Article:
Isn't She Lovely Page 27

“I bet you’re regretting not finding a more biddable ivory statue to participate in your charade,” she says as we weave through the usual midtown crush.

I glance down at her shiny brown hair and newly fresh face.

Oddly, I don’t have any regrets at all.

Chapter Nine


“Stephanie, you in there?”

I sink deeper into the tub, loving the way the bubbles threaten to overflow but don’t.

“No,” I call through the bathroom door. “I went out to run some errands.”

“Can I come in?”

Can he come in? “Seriously, Price?”

“Are you taking a dump or something?”

“No! But normal people don’t ask to come into an occupied bathroom.”

He’s silent for a few seconds. “I want to talk about this weekend.”

I sigh. I’ve been doing a good job so far not thinking about this weekend. I’ve been living in Ethan’s second bedroom for eight days now—eight glorious days in which I haven’t had to worry about hot water, rat traps, or keeping an eye out for roaches—and I’ve conveniently let myself ignore the fact that while I’m not paying with money to stay in paradise, I’ll be paying with something else entirely: my dignity.

“We can talk when I get out of the bath,” I call.

“Yeah, right. You’ll just pretend to go to bed early like you have the past three nights.”

Damn. He’s definitely on to me.

“I’m coming in.”

The doorknob rattles, and I squeal, “No!”

Why did I not lock the door? Oh, right. Because I didn’t think being barged in on was even an option.

But he’s already poked his head through the door, his hand covering his eyes. “Are you decent?”

“Ethan, I said I was in the bath.”

“But with bubbles, right? If you’re like most girls, you used half the bottle and the suds will cover up the interesting bits.”

It’s true. I did use half the bottle. And the only visible part of my body is my head.

“Fine,” I mutter. Not like there’s any stopping him anyway. He seems to think that our little partnership has made us BFFs. Platonic BFFs—he’s made that part very clear.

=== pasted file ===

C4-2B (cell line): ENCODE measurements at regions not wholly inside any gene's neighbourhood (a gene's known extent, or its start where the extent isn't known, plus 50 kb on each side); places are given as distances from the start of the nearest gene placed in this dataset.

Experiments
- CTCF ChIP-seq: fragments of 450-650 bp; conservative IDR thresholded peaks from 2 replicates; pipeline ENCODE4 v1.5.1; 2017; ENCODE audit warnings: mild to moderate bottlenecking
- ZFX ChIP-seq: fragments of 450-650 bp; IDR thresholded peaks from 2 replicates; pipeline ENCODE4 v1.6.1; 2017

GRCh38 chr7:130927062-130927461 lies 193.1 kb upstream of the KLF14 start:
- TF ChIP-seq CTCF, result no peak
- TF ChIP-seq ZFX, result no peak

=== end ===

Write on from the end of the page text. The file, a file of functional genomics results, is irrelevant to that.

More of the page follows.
“This is all very Pretty Woman,” he says, sitting on the edge of the tub like it’s totally normal to have a conversation with a naked girl who isn’t his girlfriend. Or at least not his real girlfriend.

“Beginning to regret showing you that movie,” I grumble.

“You’re not wearing any makeup,” he says, his eyes scanning my face.

“Weird, right? Because I usually get all dolled up before climbing into the tub.”

He sighs. “Think you could tone down the sarcasm before you meet my parents?”

I give him a look. “Do you tone down your sarcasm around your parents?”

“Good point. But we do need to talk a little bit about our game plan for dinner this weekend.”

I close my eyes and lean my head back, trying to act like I couldn’t be more relaxed if I tried. But, honestly, I’m dreading this. Sure, I have my new Pollyanna outfit, and my bouncy new haircut, and I’m pretty sure he stole my favorite steel-colored eye shadow, because I can’t find it. Still, it’s been a long time since I’ve had to play nice. And I quit that gig for a reason.

“Why aren’t you with your girlfriend anymore?” I ask, wanting to get under his skin the way he gets under mine. “If we’re going to do this, really do this, I need all the facts.”

His eyes darken for a second, but then he just shrugs and makes himself more comfortable on the side of the tub. “All the facts, huh? Just like you’re giving me all the facts about your home situation?”

My stomach knots at the reference, but I get his point, because I’m the one who made the rules: no details, nothing personal.

“Fine,” I say more quietly. “But at least help me understand why your mom is so involved in your love life.”

He sighs, tilting his head back against the wall. His Adam’s apple bounces when he swallows, and I have a little hankering to nibble on it, just to see what he’d do. But considering the fact that Ethan barely seems to register that I’m naked here, I’m guessing he wouldn’t be all that keen on my licking his neck. For the hundredth time, I wonder why he didn’t pick a girl he was actually attracted to for his little charade.

But that’s the point, I guess. The fact that we’re 200 percent wrong for each other makes this whole thing fairly risk free.

At least that’s what I keep telling myself.

“So you know my family’s wealthy,” he says quietly.

I glance around in surprise at the ridiculously lavish bathroom. “Whaaaaat?”

He gives me a half smile. “Well, let’s just say rich people like other rich people, and their rich kids are expected to hang out with fellow rich kids. Really rich,” he specifies.

I want to say something sarcastic, but I let him finish.

“But when you’re a kid,” he continues, “you’re not really thinking about that. All you care about is that your friend’s parents are friends with your parents so that you can all hang out. Not unlike the average American family, except with a lot more caviar and a lot less barbecue sauce.”

“Sounds awful.” I extend a foot out of the tub, tracing the faucet with my newly painted coral toe. “So these fellow snobs, one of them’s your ex?”

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